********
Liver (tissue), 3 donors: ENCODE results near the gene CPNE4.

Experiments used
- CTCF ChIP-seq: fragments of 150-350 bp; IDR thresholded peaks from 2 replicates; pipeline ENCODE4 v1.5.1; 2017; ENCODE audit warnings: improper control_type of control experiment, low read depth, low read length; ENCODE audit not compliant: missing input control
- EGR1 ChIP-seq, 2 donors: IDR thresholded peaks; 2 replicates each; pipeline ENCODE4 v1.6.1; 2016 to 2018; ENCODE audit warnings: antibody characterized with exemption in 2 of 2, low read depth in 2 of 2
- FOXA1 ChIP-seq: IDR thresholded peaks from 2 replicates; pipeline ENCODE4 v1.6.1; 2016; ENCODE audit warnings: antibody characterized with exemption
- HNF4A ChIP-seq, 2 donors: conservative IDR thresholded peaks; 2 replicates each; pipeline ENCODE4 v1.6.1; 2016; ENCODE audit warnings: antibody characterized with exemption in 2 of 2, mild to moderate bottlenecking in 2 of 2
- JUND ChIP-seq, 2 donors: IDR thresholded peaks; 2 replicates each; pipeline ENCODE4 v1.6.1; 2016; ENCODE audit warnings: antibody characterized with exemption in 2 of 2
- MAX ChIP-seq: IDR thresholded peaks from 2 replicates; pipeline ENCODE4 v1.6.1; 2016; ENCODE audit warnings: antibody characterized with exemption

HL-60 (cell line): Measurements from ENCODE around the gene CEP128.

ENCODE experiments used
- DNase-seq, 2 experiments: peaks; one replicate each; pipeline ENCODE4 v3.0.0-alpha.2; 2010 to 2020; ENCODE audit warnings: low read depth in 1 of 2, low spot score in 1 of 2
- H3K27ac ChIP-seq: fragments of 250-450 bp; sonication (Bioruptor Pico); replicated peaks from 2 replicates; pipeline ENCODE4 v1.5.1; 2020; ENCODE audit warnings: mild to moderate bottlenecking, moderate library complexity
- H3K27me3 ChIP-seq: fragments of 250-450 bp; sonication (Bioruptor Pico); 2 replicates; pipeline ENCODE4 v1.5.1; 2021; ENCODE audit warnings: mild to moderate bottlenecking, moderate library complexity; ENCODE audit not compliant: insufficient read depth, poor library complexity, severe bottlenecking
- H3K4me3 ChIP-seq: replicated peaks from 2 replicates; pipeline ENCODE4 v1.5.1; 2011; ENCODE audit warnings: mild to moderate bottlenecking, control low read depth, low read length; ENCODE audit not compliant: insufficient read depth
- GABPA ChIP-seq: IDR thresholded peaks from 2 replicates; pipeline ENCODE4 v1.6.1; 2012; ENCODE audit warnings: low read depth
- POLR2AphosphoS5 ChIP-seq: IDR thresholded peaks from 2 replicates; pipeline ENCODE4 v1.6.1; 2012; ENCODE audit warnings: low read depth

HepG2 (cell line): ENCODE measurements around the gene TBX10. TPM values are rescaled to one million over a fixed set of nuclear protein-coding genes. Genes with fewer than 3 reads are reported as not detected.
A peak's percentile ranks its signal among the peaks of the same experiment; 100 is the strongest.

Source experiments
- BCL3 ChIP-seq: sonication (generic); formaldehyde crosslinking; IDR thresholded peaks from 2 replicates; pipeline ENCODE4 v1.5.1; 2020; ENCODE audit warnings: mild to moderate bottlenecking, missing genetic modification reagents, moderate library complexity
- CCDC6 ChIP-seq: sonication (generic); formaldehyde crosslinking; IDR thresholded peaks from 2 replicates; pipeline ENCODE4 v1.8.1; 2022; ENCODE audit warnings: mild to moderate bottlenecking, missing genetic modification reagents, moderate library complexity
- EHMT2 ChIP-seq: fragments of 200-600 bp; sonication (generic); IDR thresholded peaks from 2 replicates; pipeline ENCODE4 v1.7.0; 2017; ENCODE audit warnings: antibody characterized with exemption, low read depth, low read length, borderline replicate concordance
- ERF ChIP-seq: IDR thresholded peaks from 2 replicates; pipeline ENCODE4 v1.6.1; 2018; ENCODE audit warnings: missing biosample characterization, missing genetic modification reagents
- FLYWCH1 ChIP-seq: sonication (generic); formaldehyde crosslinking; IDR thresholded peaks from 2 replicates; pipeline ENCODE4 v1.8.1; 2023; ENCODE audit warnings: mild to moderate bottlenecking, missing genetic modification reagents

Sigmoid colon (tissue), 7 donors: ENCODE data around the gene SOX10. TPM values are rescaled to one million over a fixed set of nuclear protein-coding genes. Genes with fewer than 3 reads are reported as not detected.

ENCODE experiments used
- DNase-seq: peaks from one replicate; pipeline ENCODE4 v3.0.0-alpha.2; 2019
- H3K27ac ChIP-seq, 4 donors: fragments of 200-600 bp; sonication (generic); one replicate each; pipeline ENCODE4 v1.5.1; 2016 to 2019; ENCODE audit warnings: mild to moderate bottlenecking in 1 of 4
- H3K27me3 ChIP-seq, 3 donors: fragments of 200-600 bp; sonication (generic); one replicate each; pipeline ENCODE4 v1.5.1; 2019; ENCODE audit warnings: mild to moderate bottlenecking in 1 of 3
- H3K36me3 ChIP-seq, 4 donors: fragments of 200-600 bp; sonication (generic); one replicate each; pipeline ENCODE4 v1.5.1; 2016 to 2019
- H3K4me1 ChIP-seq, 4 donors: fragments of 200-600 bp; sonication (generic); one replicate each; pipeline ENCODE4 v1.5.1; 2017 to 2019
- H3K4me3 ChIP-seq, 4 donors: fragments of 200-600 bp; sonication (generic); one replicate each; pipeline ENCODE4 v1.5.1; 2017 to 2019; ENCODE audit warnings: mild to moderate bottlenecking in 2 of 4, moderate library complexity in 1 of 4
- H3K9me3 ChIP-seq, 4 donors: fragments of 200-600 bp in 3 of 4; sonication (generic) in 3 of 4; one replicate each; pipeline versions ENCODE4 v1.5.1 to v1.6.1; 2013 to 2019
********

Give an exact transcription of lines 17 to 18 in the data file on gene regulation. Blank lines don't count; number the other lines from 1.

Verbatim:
HepG2 (cell line): ENCODE measurements around the gene TBX10. TPM values are rescaled to one million over a fixed set of nuclear protein-coding genes. Genes with fewer than 3 reads are reported as not detected.
A peak's percentile ranks its signal among the peaks of the same experiment; 100 is the strongest.